LunchboxWax, a Boise, Idaho based waxing salon concept, was founded by Debi Lane in 2010. Lane, who has extensive experience in the beauty industry, created a franchise business concept that put waxing and customer service first and created a company culture that truly rallied around empowering women—from the corporate team to the waxologist employees.
Today, the brand has nearly 50 salons open across the U.S. and a team of women guiding the company’s path. Currently, five out of the eight executive positions are held by women, including the titles of CEO, Vice President of Finance and Vice President of Salon Development. The company’s commitment to giving women an opportunity to lead is its hallmark.
Jinell Pecsek, Vice President of Salon Development, and Carrie Morgan, Vice President of Culture and Training, share what they’ve learned and some advice to help other women make a successful leap into the franchise industry.
What led you to start a career in franchising?
Jinell Pecsek (JP): After exploring a diverse set of roles including project management, volunteer recruitment, strategic planning, sales and training, I decided to look for a new opportunity. What ultimately led me to start a career in franchising was recognizing the incredible potential the LunchboxWax model had. I knew I needed to join the team after I felt a strong connection to Debi’s vision and a desire to see the expansion and growth in a culture focused company that works to empower everyone from the staff to the guests.
Carrie Morgan (CM): I tripped into franchising through synchronicity. I met our founder and CEO, Debi, through a mutual friend. Eventually over coffee and girl talk things bolted into place when Debi invited me to her salon for a birthday brow treatment. I fell in love with the business concept and the vibe. Knowing that I had a background working with visionary business leaders and entrepreneurs, Debi invited me to work with her up-and-coming leadership team when she decided to expand LunchboxWax into a franchise. Entering a company where I felt so supported was a lucky way to begin my career in franchising.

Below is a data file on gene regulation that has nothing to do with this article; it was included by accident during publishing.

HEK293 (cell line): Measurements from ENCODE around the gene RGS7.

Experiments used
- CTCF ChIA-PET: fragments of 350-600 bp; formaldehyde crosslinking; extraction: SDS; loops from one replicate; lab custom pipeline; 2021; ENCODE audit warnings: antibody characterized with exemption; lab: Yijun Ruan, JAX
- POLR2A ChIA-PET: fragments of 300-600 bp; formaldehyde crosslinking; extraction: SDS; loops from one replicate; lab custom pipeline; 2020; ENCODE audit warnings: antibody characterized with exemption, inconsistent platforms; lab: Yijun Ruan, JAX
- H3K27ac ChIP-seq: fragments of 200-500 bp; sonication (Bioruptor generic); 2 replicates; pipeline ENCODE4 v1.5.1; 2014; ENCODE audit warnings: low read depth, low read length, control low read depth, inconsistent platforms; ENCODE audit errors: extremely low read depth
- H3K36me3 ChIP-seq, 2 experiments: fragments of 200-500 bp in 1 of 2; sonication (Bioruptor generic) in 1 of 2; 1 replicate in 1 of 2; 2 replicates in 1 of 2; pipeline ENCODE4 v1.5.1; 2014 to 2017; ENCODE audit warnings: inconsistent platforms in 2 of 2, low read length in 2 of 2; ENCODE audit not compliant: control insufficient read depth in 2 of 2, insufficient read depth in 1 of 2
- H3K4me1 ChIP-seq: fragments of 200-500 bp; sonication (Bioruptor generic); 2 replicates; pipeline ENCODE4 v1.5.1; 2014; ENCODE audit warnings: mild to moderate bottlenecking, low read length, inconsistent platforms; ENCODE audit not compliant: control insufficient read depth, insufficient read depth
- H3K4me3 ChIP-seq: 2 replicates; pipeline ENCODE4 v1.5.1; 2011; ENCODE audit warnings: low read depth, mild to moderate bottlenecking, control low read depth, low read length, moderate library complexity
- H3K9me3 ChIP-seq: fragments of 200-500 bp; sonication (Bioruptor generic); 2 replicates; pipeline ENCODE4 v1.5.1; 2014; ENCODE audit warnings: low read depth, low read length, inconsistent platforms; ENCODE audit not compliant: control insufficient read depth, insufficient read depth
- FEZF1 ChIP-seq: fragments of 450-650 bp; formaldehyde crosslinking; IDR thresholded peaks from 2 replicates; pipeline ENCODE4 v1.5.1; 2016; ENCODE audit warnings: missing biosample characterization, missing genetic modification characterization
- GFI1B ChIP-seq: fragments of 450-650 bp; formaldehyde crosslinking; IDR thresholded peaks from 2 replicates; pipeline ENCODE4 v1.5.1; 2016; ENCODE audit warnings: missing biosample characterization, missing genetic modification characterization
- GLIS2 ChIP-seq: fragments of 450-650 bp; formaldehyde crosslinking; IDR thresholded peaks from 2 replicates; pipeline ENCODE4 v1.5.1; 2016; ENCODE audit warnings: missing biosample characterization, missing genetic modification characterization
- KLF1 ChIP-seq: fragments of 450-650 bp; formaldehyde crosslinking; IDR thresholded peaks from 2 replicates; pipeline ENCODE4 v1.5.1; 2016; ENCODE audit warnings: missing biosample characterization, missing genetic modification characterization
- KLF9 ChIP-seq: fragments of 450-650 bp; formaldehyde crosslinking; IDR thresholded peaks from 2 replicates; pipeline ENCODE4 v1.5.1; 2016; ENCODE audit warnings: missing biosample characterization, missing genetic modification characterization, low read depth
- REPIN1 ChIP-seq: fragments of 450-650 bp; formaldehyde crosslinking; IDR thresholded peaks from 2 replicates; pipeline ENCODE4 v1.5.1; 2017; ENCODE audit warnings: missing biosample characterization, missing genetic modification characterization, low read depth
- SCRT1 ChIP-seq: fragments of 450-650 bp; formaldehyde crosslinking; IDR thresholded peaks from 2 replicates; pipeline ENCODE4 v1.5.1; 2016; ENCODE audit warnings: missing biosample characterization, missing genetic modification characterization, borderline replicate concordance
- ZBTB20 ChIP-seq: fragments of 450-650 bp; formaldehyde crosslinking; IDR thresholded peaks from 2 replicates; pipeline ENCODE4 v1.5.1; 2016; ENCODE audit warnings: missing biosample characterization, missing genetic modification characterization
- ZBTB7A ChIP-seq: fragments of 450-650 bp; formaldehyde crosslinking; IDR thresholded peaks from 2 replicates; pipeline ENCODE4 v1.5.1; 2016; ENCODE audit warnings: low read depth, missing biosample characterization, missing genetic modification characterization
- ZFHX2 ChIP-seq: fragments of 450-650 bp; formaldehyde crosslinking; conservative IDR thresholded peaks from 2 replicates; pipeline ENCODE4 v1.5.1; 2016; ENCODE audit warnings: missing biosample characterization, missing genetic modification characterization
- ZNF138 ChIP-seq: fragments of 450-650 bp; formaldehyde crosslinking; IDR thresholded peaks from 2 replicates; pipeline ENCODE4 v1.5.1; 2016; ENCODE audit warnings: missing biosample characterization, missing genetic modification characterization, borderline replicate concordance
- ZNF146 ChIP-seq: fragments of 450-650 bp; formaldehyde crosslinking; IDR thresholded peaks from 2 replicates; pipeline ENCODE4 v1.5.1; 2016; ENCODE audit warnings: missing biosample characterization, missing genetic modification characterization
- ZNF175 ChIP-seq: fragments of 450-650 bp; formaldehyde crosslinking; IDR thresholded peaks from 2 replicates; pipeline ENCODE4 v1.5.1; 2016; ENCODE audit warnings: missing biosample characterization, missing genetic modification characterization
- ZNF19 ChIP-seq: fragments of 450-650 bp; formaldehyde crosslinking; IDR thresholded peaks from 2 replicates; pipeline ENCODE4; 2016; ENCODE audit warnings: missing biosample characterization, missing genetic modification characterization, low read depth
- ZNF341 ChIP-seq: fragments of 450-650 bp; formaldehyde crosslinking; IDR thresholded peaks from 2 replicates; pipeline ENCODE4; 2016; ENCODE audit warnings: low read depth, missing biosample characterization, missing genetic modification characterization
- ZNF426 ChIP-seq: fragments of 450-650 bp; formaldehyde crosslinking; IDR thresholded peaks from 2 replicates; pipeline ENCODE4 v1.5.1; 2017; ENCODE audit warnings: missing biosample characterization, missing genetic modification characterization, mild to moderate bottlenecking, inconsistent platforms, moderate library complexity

Have there been any moments in your career where a female mentor helped guide your path?
CM: Lots. I’m a relator and an experiential learner. Having guides along the way to encourage and coach me has been a rich part of the journey. Mentors give me something that loved ones can’t – an objective perspective. I’ve also found that when you operate in a collaborative environment you find that your colleagues are also your mentors.
How has working for a company like LunchboxWax with a proud culture of female empowerment impacted you professionally as a member of the team?
CM: Aside from living out a dream-come-true vision to help create a workplace model where young women blossom, I feel honored and encouraged as I get to watch their brilliance and development. Knowing that these young women will carry these tools and principles into all they create is the kind of stuff that makes life worth living.
JP: I am privileged to work for a company that so whole-heartedly supports female empowerment and I’m proud to be part of the effort to bring this same level of support to our salons and guests every day. As part of “walking the walk,” I have been impacted by our culture in a way that has propelled me to evolve the approach I take in sales, strategy, coaching and leadership. I consider it an honor to know that this message of empowerment is something everyone at LunchboxWax gets to carry on a national, and maybe someday international, level.
What advice would you give young women looking to start a career in the business/franchising sectors?
CM: First, know the difference between vision and fantasy. For example, asking, “Is this simply a way to make money or does it fill me with both passion and purpose?”, is an important question to ask yourself before approaching any opportunity. Second, do your homework – all of it. If it’s going to be yours, then own it. Third, work with people who compliment your strengths and offset your weaknesses. And lastly, learn to manage your ego, both the low esteem and the inflated version. Look in the mirror first.
JP: Recognize the value in your own experiences (whatever those may be) and see how you can utilize those experiences to benefit those around you. See the opportunity in each challenge, especially the tough challenges. Always strive to continue growing, learning and evolving. And don’t forget to pause and appreciate where you’ve come from and where you are going.